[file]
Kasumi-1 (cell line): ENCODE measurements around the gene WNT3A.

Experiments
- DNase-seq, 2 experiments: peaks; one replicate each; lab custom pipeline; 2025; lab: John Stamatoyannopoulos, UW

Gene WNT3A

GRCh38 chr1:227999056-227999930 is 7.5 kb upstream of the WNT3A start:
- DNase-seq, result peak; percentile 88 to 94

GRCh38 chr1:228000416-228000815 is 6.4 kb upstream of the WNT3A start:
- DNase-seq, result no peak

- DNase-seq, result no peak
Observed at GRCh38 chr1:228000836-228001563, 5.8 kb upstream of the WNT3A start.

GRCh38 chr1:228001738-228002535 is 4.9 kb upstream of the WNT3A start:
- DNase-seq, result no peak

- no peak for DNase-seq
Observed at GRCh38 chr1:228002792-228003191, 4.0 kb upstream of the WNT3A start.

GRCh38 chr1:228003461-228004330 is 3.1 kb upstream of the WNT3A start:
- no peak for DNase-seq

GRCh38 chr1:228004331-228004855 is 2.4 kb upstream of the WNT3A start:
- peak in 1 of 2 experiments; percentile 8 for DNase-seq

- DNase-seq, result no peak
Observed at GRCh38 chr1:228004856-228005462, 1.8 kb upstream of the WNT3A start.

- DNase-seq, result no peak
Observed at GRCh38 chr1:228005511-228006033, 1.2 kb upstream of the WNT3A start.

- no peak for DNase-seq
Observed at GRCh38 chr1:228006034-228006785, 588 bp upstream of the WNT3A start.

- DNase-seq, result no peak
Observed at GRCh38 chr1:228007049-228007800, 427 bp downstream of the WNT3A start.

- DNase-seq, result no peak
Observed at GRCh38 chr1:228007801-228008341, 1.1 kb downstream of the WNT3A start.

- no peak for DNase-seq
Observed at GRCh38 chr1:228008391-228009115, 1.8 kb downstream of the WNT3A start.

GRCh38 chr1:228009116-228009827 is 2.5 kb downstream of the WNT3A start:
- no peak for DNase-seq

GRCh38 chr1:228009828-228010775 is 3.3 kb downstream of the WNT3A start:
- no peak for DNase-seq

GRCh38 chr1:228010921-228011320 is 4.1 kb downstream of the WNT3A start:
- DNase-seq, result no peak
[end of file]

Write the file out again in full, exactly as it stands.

Kasumi-1 (cell line): ENCODE measurements around the gene WNT3A.

Experiments
- DNase-seq, 2 experiments: peaks; one replicate each; lab custom pipeline; 2025; lab: John Stamatoyannopoulos, UW

Gene WNT3A

GRCh38 chr1:227999056-227999930 is 7.5 kb upstream of the WNT3A start:
- DNase-seq, result peak; percentile 88 to 94

GRCh38 chr1:228000416-228000815 is 6.4 kb upstream of the WNT3A start:
- DNase-seq, result no peak

- DNase-seq, result no peak
Observed at GRCh38 chr1:228000836-228001563, 5.8 kb upstream of the WNT3A start.

GRCh38 chr1:228001738-228002535 is 4.9 kb upstream of the WNT3A start:
- DNase-seq, result no peak

- no peak for DNase-seq
Observed at GRCh38 chr1:228002792-228003191, 4.0 kb upstream of the WNT3A start.

GRCh38 chr1:228003461-228004330 is 3.1 kb upstream of the WNT3A start:
- no peak for DNase-seq

GRCh38 chr1:228004331-228004855 is 2.4 kb upstream of the WNT3A start:
- peak in 1 of 2 experiments; percentile 8 for DNase-seq

- DNase-seq, result no peak
Observed at GRCh38 chr1:228004856-228005462, 1.8 kb upstream of the WNT3A start.

- DNase-seq, result no peak
Observed at GRCh38 chr1:228005511-228006033, 1.2 kb upstream of the WNT3A start.

- no peak for DNase-seq
Observed at GRCh38 chr1:228006034-228006785, 588 bp upstream of the WNT3A start.

- DNase-seq, result no peak
Observed at GRCh38 chr1:228007049-228007800, 427 bp downstream of the WNT3A start.

- DNase-seq, result no peak
Observed at GRCh38 chr1:228007801-228008341, 1.1 kb downstream of the WNT3A start.

- no peak for DNase-seq
Observed at GRCh38 chr1:228008391-228009115, 1.8 kb downstream of the WNT3A start.

GRCh38 chr1:228009116-228009827 is 2.5 kb downstream of the WNT3A start:
- no peak for DNase-seq

GRCh38 chr1:228009828-228010775 is 3.3 kb downstream of the WNT3A start:
- no peak for DNase-seq

GRCh38 chr1:228010921-228011320 is 4.1 kb downstream of the WNT3A start:
- DNase-seq, result no peak